Ovarian cancer is the eighth most common cancer in Australia, and yet it is one of least talked about. Many women don’t know the risks or warning signs.
During the month of February, we are proudly wearing the teal ribbon and sharing our insights for a better understanding of ovarian cancer, and to show our support for patients who have been diagnosed.
What is ovarian cancer?
Ovarian cancer is a term used to describe a cancerous (malignant) tumour occurring in one or both of the ovaries.
The ovaries are two almond shaped organs that form a part of the female reproductive system, including the vagina, fallopian tubes and cervix. The ovaries produce the hormones estrogen and progesterone, and contain cells that develop into reproductive eggs called ova.
What are the types of ovarian cancer?
Ovarian cancer falls into three categories because they behave differently, and they require different treatment.
With more than 200 rare forms of cancer identified, there are hospitals, cancer centres and specialist clinicians that continue to research and develop new ways to prevent, treat and manage ovarian cancer.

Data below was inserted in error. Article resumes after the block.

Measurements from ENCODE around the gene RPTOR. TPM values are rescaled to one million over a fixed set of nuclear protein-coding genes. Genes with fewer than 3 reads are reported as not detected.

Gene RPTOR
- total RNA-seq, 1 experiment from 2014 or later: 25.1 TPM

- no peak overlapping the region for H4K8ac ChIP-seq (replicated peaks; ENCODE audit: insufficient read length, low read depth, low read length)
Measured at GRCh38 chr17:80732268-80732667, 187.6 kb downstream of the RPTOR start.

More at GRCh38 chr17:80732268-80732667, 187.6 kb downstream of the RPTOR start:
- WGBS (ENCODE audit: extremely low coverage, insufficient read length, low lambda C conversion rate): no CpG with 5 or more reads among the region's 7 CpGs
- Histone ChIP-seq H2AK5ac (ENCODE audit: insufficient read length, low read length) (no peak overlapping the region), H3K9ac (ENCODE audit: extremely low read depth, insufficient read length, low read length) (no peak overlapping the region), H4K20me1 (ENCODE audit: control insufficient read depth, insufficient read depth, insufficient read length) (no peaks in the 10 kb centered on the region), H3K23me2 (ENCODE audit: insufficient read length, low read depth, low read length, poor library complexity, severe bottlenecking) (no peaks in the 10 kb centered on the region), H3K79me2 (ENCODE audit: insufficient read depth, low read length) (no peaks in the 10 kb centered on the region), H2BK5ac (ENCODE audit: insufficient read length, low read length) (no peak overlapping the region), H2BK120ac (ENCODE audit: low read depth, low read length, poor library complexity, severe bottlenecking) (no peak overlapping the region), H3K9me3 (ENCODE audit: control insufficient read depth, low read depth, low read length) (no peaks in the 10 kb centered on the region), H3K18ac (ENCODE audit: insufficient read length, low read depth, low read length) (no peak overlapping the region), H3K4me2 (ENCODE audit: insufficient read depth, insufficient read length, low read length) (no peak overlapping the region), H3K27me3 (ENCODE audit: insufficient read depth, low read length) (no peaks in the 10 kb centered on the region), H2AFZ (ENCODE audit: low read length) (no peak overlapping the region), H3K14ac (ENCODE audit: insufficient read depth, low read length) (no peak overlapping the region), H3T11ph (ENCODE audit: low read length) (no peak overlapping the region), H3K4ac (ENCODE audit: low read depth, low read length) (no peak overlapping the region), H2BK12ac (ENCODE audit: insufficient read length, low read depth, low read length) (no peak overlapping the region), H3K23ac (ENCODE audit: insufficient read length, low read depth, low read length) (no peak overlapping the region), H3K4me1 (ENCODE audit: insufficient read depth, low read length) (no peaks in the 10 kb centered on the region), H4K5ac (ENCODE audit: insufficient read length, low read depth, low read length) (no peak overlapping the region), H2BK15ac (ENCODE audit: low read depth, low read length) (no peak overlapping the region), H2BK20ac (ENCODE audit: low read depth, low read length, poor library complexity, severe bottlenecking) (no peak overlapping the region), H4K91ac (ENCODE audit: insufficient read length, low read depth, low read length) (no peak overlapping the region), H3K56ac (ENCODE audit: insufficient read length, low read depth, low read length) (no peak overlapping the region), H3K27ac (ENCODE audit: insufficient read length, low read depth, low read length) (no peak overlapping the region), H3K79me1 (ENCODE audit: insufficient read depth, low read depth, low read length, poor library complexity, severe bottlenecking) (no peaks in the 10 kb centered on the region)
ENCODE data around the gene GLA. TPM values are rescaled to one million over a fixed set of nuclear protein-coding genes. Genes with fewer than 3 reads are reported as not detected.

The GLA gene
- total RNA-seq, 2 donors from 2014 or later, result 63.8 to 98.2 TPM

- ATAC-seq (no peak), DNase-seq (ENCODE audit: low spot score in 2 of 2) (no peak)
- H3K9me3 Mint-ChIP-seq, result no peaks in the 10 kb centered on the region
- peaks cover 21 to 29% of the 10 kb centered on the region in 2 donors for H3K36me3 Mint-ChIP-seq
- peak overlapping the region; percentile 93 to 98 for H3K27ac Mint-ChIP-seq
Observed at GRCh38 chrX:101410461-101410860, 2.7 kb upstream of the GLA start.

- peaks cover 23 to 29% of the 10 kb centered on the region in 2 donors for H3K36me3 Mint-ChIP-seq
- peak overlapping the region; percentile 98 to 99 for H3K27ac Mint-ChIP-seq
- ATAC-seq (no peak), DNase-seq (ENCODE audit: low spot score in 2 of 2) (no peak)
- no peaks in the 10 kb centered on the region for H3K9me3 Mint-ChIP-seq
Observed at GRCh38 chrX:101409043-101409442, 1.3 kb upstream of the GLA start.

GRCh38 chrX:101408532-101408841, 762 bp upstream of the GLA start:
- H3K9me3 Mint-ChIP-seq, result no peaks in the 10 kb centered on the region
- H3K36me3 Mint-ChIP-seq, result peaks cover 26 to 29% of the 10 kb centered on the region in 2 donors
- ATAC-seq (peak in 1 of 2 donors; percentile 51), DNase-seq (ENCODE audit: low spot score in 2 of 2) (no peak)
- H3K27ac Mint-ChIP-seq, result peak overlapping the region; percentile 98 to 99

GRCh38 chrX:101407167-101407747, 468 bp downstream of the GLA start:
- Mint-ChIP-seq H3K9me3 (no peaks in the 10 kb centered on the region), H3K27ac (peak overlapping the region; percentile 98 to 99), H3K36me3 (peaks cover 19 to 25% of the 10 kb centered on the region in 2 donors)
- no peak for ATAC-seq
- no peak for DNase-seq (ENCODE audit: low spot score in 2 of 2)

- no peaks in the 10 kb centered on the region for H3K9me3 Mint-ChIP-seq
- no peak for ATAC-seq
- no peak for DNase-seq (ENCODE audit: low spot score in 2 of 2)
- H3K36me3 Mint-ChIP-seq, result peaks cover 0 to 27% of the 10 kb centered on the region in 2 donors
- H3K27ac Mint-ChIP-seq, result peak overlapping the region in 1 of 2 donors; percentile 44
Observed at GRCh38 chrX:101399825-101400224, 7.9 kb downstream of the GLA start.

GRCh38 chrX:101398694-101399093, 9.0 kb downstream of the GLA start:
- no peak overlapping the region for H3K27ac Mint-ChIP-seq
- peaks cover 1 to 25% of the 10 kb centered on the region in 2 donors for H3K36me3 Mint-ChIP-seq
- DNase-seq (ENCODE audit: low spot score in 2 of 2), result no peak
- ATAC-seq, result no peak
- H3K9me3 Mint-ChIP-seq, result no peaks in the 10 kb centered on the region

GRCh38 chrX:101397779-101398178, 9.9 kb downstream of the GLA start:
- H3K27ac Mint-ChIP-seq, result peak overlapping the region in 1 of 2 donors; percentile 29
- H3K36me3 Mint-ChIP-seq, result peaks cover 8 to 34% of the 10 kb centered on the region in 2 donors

At SmartClinics we are dedicated to helping women and families understand and manage ovarian cancer from diagnosis through to ongoing patient care.
What is my risk of ovarian cancer?
The exact causes are unknown but there are some known factors, that may increase the risk of developing ovarian cancer:
Ovarian cancer can happen at any age but it is most common in women who have been through menopause. The average diagnosed age is 64 years.
Biological traits passed on through one generation to another has been identified as a causefor approximately 20% of women diagnosed, these include:
Research has shown that other factors may increase the risk of ovarian cancer:
What are the signs and symptoms of ovarian cancer?
There is no early detection sign for ovarian cancer. While many symptoms may be caused by less serious medical conditions, you recommend visiting your GP for any persistent ailments such as:
With additional symptoms of:
Is there any way I can reduce the risk of ovarian cancer?
Risk, prevention and management should always be discussed with a GP that knowns your full medical history and can assess the right plan for you.
Research indicates there is a reduced ovarian cancer risk from certain factors:
Whatever you do, don’t stay at home and worry, come on in and talk to us. Our friendly GP’s will advise the fully examine any symptoms and begin a process to alleviate any concerns.
At SmartClinics our women’s health GP’s are committed to raising awareness and supporting women with any ovarian cancer queries or concerns. Please don’t be shy about discussing ovarian cancer with us. Your health is of paramount importance to us and we are here to support you.
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